In the past month, I missed the death of a dear brother in ALS. Rob was one who changed the conversation about the dis ease. His postings in the forums were in the thousands, and he exhorted us to take anything we could share, anything we could give, anything that could further the understanding of this insidious sickness and offer it freely in new ways, ways that might not be understood by the research powers that be, but might, with creativity and new methodology result in effective treatments. But even more important was his generosity and his bravery. He took on, in a kind but firm way, the hard stuff of dying. And he chose no extraordinary measures, and I missed his death and the chance to thank him.

And in the past month, I missed the beauty of life lived in the moment, because I existed in the future. I missed subtle hints of physical loss that left me surprised, angry and humiliated as they were suddenly realized. I missed knowing the last time even when the last time was screaming in my face. And when the last times came, I was so focused on the final ending, I missed their beginnings.

Three plus three.

Cathy Wurzer of MPR asked me how I would think of myself, once I stopped working. Perhaps it is my music background, for musicians learn to think of themselves as musicians first, and then what they do, where they do it and for whom as punctuation to the fact. I cannot help but think of Yo Yo Ma. He is first and foremost a ‘cellist, remarkably accomplished in the West’s great 17th through 20th century works, then adding new ears, new skills in Eastern, African, Brazilian and even traditional American genres. And he uses these skills and his most accomplished core identity to venture into new venues beyond the traditional concert hall, so that space and time and music and Yo Yo Ma are one and the same.

Though my musician identity does not deserve mention in the same breath as Yo Yo Ma, music taught me early on to balance the strange conditional tensions between who I am, what I do and where I do it. This is the bizarre walk so many of us are required to walk these days. Each of us brings an identity, a core human to the task at hand. Each of us refines our skills, our capabilities, our techné into some level of more or less competence. And more often than not, we are asked to hold these things separate and isolated from each other. Loyalty to place and colleagues is supplanted by “doing the job,” and the self-protection of a “work isn’t life” attitude encourages us to operate in an unholy arena of siloed selves, where never the person we are, the capabilities we have developed, and the places where we bring these human gifts, should meet. It is no wonder that we feel so disjointed and at odds with ourselves. In the name of something else–profit, power, efficiency, effectiveness–balance is diminished.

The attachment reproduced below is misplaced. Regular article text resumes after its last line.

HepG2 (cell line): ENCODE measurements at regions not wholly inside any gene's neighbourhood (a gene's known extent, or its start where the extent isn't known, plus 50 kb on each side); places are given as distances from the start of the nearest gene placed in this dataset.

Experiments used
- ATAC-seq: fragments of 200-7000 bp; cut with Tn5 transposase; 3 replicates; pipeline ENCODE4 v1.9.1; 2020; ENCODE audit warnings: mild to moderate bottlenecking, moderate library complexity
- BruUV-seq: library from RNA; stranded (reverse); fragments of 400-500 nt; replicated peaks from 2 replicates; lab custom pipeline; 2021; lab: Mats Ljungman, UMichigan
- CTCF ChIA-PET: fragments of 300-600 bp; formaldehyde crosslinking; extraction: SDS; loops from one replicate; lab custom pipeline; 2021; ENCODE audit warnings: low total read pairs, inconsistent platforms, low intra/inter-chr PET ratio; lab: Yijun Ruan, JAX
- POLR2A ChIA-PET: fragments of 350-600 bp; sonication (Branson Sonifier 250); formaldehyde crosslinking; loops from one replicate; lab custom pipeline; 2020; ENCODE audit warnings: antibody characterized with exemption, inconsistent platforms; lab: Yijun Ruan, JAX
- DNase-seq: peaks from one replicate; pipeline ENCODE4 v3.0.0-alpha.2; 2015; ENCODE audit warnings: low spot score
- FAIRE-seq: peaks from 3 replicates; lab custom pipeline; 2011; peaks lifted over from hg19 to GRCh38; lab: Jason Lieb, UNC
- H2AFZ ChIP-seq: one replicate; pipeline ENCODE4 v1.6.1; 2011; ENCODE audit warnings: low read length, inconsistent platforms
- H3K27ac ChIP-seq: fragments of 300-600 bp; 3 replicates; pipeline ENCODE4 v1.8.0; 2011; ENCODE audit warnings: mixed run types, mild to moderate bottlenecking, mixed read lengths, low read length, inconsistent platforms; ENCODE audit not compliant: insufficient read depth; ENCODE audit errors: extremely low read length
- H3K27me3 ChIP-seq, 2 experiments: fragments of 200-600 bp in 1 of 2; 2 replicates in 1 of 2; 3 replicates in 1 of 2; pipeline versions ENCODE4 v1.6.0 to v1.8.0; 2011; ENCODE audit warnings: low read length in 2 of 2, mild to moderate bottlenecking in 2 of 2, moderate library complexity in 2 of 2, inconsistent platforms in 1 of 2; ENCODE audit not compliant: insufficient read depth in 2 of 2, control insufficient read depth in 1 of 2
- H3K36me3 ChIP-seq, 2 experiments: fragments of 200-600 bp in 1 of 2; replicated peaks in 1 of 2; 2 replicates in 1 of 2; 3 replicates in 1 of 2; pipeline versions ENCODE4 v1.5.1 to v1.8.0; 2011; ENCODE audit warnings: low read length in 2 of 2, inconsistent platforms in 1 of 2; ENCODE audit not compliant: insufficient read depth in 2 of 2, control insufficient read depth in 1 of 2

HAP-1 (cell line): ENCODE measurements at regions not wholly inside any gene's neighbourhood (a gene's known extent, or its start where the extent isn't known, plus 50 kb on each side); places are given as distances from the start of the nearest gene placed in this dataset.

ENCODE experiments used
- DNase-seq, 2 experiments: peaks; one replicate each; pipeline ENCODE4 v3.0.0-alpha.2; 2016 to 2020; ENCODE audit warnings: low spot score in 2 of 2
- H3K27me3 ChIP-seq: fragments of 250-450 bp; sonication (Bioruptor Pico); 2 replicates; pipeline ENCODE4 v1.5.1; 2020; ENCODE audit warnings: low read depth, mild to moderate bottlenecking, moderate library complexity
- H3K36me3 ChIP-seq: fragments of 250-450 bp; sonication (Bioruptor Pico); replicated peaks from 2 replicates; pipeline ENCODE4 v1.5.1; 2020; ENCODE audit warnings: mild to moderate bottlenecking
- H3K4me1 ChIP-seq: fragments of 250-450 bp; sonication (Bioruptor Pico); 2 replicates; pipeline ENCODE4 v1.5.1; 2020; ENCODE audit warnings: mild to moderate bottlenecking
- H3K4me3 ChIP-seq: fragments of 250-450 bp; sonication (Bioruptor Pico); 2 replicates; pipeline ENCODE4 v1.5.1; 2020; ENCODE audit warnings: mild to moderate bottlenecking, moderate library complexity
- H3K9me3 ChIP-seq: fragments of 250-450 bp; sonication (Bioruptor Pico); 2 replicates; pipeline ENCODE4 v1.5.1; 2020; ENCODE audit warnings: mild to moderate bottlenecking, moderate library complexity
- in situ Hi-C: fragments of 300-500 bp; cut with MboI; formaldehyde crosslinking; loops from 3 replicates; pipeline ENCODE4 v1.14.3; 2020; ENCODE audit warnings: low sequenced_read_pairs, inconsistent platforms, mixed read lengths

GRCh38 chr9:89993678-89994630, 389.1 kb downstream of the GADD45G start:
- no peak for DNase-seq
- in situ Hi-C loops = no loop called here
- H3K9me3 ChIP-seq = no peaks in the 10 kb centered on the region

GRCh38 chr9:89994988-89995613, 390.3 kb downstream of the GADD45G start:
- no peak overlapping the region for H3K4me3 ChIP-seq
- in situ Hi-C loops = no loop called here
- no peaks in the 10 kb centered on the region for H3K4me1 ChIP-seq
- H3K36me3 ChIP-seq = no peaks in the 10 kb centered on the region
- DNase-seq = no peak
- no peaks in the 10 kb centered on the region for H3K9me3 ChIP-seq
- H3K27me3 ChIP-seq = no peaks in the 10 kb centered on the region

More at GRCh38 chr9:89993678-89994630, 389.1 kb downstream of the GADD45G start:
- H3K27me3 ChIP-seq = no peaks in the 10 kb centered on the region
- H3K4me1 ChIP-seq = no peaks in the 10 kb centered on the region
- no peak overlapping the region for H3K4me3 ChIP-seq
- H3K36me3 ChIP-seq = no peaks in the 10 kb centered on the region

My answer for Cathy was based in balance and music and education. I have been blessed to work in a place where identity and capability and space intertwine and become one. I was granted the opportunity to bring who I was, to develop new capacities along the way in a space that changed to reflect the needs at hand, and I became the teacher that I was destined to become. Balance compels me to teach a little when the need arises.

Minnesota weather speaks a past month of knowing the balance between summer and autumn, privilege and loss. Grief’s hint of winter’s death remains raw in my heart.  My future is more real than ever before, for such grief is just rehearsal for the great performance, in spaces where identity and capacity and place are synergistic, where loss and privilege are the blessings of a life well lived. And I will turn my teacher’s face toward the next dis eased space and the next, and hope to God I grow enough to remain balanced in the moments life’s winter will bring.

And if nothing else, I know the path to the final place need not be walked alone.